Experts are keen to find out how the dark ceramic dish they believe belonged to the South American Chimú culture which existed between the 10th and 15th century until the invasion of the Incas, came to be in a Polish village.
The opening led down 10 metres into an underground cave a few dozen square metres wide with a maximum height of around 140 cm – not enough for most adults to stand in upright.
The Neolithic cemetery in the village of Stara Wieś in Silesia contained the remains of three people who were found lying on their right side with arms bent and curled up and their heads pointing to the East. But Romek Turakiewicz from the Archaeology Department at Raciborz Museum said: “It could be a mass grave and there could be more skeletons.”
By examining the use of 130 examples of ceramic lekanes (a type of low bowl), Dr Bartłomiej Lis of the Institute of Archeology and Ethnology at the Polish Academy of Sciences found that the lekanes were used as handwashing basins – rather than as tableware to eat food from.
Archaeologists closed in on a 20-square-metre site in a cemetery in the small town of Orneta by using local archival records and a hand-drawn burial plan. Religious objects including crucifixes and medallions helped them identify the victims.
The haul of weapons dating back to WWII was found in woods near the border with Germany by members of the Perkun Exploration Association after the man on the bike told them his grandfather had buried them nearby.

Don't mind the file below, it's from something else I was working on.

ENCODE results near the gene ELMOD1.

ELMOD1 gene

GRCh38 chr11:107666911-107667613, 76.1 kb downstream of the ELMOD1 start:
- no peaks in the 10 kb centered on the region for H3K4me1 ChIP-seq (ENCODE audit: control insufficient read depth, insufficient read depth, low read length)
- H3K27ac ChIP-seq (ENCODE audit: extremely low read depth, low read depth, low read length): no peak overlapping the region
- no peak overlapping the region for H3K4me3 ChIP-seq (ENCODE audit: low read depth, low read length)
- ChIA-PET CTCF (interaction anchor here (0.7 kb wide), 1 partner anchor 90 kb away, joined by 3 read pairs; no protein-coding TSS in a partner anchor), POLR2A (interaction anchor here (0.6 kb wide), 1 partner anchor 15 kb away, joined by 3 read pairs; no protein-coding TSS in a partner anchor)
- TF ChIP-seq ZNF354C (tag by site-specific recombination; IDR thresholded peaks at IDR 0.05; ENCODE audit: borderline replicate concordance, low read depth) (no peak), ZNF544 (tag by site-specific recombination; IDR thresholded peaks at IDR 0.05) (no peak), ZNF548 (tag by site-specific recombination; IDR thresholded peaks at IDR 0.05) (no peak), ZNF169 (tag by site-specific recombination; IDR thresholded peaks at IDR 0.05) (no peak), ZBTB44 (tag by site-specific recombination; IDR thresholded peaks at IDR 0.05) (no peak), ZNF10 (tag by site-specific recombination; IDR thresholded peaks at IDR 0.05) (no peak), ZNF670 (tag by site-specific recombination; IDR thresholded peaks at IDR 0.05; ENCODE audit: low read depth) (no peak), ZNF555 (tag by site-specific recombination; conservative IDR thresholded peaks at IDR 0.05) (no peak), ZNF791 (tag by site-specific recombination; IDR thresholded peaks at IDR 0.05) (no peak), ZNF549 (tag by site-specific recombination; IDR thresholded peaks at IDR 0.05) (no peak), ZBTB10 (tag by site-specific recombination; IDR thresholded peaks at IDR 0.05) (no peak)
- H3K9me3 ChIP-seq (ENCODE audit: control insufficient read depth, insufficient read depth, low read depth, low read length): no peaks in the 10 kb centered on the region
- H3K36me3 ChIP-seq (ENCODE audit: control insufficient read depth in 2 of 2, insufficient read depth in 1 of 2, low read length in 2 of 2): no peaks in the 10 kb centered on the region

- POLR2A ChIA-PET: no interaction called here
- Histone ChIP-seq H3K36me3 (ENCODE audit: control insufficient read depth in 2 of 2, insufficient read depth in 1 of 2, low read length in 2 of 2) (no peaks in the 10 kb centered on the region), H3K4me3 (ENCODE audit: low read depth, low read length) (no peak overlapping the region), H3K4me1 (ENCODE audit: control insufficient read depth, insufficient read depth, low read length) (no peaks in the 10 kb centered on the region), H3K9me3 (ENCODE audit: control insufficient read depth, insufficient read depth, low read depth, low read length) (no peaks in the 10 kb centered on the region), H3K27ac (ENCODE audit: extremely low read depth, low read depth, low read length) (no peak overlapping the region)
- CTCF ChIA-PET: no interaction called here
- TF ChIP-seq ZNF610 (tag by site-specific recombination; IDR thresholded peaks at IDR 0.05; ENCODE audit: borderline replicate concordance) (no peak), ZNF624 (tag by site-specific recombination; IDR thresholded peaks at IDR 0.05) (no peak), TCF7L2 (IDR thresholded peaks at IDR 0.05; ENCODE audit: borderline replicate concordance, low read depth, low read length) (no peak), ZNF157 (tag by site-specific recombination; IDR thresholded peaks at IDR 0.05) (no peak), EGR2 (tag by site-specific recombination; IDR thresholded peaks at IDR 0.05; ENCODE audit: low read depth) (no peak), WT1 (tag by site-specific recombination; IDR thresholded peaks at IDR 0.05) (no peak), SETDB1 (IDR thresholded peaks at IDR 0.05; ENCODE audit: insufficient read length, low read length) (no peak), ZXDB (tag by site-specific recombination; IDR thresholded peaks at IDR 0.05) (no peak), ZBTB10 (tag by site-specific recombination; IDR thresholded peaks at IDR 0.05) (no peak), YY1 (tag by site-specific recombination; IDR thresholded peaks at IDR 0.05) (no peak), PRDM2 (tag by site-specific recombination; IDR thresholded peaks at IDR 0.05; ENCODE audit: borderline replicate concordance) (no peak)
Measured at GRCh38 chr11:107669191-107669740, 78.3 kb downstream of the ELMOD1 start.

The coins date from between 1657 and 1667, pointing to their minting shortly after the Deluge, a series of wars with Sweden throughout the 17th century which wreaked havoc and destruction throughout the Polish-Lithuanian Commonwealth.
Dr. Dawid Kobialka, from the Institute of Archaeology and Ethnology of the Polish Academy of Sciences said the grim discovery related to a massacre by Gestapo officers in the second half of January 1945.
Archaeologists have dated the discovery in Bydgoszcz from the 10th to the 12th centuries. If the earlier date is correct, the remains could be those of some of the first children to ever have been called Polish since the state of Poland was established under Duke Mieszko I, whose reign began sometime before 963 and continued until his death in 992.
The remains of the prehistoric settlement, which belonged to the Lusatian culture, were found deep below the ground in what is today’s Białołęka district of the city.